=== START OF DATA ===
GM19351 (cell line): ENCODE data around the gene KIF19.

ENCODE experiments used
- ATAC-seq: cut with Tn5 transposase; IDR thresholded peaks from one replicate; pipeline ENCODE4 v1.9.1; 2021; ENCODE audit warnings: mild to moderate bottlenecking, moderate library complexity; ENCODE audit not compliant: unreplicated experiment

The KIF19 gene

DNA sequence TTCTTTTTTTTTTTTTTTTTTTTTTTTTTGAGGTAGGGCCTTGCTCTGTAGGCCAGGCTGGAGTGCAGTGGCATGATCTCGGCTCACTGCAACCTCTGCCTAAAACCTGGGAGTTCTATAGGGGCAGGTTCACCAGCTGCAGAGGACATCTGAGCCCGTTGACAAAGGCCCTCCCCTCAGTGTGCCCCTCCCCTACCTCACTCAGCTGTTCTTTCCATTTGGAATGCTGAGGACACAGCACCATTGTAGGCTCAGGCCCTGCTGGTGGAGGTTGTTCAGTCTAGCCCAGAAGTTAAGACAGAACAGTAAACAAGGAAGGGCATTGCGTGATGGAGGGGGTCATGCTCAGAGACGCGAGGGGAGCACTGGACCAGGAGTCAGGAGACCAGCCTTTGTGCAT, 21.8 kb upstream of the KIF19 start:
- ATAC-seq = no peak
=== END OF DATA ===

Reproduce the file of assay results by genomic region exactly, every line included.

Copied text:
GM19351 (cell line): ENCODE data around the gene KIF19.

ENCODE experiments used
- ATAC-seq: cut with Tn5 transposase; IDR thresholded peaks from one replicate; pipeline ENCODE4 v1.9.1; 2021; ENCODE audit warnings: mild to moderate bottlenecking, moderate library complexity; ENCODE audit not compliant: unreplicated experiment

The KIF19 gene

DNA sequence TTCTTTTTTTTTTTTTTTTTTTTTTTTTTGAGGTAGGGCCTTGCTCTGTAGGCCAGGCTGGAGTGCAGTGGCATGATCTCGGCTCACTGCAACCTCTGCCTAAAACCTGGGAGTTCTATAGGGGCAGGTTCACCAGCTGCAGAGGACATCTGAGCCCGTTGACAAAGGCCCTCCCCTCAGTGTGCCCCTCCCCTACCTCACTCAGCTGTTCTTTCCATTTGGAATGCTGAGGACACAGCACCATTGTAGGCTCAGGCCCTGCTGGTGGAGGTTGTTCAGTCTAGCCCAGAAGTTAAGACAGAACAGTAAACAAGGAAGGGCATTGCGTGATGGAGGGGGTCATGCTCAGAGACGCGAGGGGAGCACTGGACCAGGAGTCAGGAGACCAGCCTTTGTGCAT, 21.8 kb upstream of the KIF19 start:
- ATAC-seq = no peak